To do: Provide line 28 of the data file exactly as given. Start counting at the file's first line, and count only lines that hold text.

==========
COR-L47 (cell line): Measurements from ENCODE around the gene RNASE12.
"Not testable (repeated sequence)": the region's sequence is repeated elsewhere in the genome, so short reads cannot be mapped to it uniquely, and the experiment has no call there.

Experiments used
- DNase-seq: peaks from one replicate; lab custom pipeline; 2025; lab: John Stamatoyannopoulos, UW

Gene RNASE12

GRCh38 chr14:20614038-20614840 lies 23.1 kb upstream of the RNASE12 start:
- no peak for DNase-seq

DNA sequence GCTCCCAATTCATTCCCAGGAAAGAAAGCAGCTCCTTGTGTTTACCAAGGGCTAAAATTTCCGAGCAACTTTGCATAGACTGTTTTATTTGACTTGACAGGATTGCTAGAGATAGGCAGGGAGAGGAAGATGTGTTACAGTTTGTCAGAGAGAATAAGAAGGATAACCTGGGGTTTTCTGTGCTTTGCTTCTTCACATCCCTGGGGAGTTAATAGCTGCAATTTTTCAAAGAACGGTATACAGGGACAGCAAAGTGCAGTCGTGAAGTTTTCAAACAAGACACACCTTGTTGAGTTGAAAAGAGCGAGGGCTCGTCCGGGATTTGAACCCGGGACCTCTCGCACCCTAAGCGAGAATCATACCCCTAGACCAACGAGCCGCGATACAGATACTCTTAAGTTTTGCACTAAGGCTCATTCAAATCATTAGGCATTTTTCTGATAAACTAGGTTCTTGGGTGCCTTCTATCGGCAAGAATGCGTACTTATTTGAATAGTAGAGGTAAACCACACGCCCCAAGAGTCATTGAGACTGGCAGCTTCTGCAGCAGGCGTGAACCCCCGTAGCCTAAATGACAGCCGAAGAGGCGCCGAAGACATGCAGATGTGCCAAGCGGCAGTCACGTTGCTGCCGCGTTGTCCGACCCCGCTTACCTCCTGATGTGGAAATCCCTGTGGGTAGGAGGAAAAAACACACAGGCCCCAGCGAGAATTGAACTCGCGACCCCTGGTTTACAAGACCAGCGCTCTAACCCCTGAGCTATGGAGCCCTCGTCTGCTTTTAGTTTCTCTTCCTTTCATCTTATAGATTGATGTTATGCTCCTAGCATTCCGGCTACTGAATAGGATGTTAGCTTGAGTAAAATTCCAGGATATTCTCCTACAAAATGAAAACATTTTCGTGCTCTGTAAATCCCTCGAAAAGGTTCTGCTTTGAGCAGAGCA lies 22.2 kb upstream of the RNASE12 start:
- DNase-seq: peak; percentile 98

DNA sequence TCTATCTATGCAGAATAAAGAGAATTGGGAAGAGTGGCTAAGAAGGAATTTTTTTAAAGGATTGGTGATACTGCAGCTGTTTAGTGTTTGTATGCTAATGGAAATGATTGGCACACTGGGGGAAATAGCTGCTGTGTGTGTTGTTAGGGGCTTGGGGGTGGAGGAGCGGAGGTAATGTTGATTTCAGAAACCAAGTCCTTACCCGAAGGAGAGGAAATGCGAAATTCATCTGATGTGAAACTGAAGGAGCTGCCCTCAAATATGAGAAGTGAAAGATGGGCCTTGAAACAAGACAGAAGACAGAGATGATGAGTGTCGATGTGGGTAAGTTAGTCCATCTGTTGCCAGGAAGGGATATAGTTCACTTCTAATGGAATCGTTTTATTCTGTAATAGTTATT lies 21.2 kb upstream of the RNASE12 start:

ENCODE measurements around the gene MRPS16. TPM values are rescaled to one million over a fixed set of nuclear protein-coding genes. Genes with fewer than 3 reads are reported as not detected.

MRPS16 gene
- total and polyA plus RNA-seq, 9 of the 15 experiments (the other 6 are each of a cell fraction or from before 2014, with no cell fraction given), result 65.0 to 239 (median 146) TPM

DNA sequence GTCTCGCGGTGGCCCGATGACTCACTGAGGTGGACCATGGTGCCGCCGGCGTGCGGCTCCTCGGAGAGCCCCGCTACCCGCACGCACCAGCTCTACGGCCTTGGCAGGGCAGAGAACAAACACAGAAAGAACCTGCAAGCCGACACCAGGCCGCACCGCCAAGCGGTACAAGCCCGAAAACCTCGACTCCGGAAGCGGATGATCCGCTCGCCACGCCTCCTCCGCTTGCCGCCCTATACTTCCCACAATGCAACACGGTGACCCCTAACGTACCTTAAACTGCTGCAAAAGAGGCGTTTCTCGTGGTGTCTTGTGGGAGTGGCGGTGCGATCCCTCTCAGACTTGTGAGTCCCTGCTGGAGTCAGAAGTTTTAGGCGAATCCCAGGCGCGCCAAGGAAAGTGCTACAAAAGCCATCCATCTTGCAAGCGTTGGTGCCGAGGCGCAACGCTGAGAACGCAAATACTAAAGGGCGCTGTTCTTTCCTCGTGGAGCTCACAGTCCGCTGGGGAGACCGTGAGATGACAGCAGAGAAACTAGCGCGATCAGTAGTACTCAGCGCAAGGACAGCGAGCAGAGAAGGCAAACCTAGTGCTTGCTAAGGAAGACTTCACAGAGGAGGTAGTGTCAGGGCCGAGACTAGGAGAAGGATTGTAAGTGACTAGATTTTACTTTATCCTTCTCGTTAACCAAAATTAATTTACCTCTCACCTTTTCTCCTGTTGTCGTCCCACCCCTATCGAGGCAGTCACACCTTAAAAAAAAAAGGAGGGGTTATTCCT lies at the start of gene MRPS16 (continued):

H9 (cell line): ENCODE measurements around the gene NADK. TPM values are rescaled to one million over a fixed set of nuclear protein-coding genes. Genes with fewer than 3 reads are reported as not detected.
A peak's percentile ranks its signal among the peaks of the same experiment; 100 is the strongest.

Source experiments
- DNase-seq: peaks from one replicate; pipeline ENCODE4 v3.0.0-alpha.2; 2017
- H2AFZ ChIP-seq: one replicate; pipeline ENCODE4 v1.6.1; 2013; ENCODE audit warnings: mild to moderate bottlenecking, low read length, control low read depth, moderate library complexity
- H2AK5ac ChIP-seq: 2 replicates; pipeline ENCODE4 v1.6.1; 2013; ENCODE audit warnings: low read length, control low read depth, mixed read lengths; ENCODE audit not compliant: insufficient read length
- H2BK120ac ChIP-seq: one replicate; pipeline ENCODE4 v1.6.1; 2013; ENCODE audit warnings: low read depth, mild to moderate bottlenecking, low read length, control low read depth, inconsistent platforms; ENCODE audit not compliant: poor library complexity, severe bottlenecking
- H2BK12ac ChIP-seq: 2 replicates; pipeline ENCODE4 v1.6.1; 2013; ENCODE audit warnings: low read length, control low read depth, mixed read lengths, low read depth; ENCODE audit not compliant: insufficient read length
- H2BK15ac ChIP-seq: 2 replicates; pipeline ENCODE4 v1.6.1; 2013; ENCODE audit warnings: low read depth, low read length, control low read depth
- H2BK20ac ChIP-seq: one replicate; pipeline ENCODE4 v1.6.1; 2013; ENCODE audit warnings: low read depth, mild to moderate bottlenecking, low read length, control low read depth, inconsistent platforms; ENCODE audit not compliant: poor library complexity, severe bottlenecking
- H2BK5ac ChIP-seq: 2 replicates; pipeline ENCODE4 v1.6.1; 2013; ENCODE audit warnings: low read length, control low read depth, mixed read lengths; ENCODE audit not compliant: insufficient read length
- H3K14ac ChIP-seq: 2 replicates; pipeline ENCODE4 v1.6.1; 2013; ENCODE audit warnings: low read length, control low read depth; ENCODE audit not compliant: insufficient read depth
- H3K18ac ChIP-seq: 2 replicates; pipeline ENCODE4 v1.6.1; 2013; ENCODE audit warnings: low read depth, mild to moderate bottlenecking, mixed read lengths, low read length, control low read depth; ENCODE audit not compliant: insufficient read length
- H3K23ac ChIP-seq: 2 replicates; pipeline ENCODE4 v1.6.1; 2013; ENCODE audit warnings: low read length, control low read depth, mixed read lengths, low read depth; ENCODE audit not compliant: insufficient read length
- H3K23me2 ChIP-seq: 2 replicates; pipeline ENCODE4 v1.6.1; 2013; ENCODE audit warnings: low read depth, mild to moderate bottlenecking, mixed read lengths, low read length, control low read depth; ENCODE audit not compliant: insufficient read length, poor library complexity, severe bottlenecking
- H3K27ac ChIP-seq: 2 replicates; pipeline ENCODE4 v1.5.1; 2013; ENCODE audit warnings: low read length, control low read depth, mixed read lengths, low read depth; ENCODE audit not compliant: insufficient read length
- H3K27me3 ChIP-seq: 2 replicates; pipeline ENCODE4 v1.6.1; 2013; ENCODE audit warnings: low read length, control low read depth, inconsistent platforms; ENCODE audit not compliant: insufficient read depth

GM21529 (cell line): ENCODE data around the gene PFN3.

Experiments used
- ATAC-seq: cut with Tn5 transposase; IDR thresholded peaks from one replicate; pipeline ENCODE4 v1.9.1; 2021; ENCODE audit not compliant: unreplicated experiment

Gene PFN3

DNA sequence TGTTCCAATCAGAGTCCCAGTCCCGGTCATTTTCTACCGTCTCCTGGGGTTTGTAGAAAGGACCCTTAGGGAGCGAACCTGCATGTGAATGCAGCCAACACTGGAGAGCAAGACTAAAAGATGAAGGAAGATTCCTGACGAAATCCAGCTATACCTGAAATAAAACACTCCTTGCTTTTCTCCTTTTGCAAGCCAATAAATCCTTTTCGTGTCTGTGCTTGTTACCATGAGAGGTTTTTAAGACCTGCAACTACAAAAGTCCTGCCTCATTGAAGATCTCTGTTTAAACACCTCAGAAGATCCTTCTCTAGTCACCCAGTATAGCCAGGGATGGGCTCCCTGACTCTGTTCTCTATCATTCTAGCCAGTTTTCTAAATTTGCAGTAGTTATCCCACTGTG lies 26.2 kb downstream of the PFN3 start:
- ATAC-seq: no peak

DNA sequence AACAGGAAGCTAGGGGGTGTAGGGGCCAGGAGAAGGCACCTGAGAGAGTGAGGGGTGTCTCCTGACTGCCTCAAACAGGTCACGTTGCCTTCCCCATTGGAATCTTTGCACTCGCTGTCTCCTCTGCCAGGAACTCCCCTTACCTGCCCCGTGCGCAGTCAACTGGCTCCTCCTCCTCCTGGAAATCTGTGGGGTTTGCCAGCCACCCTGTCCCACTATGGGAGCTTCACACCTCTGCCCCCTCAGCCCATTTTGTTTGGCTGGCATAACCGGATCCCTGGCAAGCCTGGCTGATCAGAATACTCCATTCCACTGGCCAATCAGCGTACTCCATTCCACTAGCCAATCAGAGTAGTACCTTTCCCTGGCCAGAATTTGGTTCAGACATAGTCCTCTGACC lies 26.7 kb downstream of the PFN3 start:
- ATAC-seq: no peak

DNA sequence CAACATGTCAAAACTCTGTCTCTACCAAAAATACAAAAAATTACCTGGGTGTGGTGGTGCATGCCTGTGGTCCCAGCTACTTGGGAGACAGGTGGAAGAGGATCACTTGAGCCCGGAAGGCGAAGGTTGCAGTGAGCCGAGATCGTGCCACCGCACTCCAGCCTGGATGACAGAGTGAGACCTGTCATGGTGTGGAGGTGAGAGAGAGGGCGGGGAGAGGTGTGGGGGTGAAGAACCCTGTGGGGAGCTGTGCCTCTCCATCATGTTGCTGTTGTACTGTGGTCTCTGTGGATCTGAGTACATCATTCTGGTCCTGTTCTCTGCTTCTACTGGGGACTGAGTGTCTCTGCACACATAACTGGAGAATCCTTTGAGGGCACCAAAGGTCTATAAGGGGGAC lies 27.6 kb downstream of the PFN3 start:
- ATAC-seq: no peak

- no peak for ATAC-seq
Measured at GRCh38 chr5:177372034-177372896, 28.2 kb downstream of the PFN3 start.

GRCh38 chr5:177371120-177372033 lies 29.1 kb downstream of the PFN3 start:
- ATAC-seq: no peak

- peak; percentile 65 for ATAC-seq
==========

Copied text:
- H3K23ac ChIP-seq: 2 replicates; pipeline ENCODE4 v1.6.1; 2013; ENCODE audit warnings: low read length, control low read depth, mixed read lengths, low read depth; ENCODE audit not compliant: insufficient read length